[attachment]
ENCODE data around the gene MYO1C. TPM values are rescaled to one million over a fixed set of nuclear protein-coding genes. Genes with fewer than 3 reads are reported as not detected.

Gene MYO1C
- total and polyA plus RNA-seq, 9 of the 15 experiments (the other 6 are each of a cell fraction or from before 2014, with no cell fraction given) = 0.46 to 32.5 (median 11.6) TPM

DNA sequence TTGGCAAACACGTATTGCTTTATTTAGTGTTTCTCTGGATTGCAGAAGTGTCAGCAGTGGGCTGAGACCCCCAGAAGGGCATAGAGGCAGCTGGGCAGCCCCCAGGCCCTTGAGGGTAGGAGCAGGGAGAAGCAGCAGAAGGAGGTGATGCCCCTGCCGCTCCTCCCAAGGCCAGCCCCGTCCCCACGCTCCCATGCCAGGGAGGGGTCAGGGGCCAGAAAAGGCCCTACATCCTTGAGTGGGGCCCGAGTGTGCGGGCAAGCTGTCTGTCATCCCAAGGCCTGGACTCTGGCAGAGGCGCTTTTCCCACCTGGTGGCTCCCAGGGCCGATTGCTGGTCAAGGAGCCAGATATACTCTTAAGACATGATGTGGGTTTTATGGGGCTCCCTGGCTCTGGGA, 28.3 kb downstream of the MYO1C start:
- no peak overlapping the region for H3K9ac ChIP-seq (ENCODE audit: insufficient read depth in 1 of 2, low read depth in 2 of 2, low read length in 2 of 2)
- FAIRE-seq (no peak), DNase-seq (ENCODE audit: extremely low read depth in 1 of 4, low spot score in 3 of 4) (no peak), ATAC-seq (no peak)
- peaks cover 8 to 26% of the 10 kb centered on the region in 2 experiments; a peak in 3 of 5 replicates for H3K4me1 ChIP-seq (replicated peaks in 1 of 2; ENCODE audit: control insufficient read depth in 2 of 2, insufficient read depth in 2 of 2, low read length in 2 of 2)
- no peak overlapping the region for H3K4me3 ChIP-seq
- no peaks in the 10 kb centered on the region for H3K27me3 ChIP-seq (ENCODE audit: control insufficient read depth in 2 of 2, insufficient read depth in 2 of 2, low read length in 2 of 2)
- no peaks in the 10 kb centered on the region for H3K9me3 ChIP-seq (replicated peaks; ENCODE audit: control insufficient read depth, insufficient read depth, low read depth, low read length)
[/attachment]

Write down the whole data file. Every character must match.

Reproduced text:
ENCODE data around the gene MYO1C. TPM values are rescaled to one million over a fixed set of nuclear protein-coding genes. Genes with fewer than 3 reads are reported as not detected.

Gene MYO1C
- total and polyA plus RNA-seq, 9 of the 15 experiments (the other 6 are each of a cell fraction or from before 2014, with no cell fraction given) = 0.46 to 32.5 (median 11.6) TPM

DNA sequence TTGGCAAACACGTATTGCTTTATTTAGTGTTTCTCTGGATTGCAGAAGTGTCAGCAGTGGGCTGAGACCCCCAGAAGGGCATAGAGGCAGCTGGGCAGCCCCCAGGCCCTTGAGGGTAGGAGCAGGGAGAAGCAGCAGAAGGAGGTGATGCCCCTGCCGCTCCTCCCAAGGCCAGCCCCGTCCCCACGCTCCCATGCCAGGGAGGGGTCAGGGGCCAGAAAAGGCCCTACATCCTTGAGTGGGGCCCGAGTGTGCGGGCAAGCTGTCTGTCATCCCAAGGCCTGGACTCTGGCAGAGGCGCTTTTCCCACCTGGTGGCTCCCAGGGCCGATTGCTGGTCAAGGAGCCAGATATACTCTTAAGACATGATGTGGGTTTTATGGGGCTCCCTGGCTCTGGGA, 28.3 kb downstream of the MYO1C start:
- no peak overlapping the region for H3K9ac ChIP-seq (ENCODE audit: insufficient read depth in 1 of 2, low read depth in 2 of 2, low read length in 2 of 2)
- FAIRE-seq (no peak), DNase-seq (ENCODE audit: extremely low read depth in 1 of 4, low spot score in 3 of 4) (no peak), ATAC-seq (no peak)
- peaks cover 8 to 26% of the 10 kb centered on the region in 2 experiments; a peak in 3 of 5 replicates for H3K4me1 ChIP-seq (replicated peaks in 1 of 2; ENCODE audit: control insufficient read depth in 2 of 2, insufficient read depth in 2 of 2, low read length in 2 of 2)
- no peak overlapping the region for H3K4me3 ChIP-seq
- no peaks in the 10 kb centered on the region for H3K27me3 ChIP-seq (ENCODE audit: control insufficient read depth in 2 of 2, insufficient read depth in 2 of 2, low read length in 2 of 2)
- no peaks in the 10 kb centered on the region for H3K9me3 ChIP-seq (replicated peaks; ENCODE audit: control insufficient read depth, insufficient read depth, low read depth, low read length)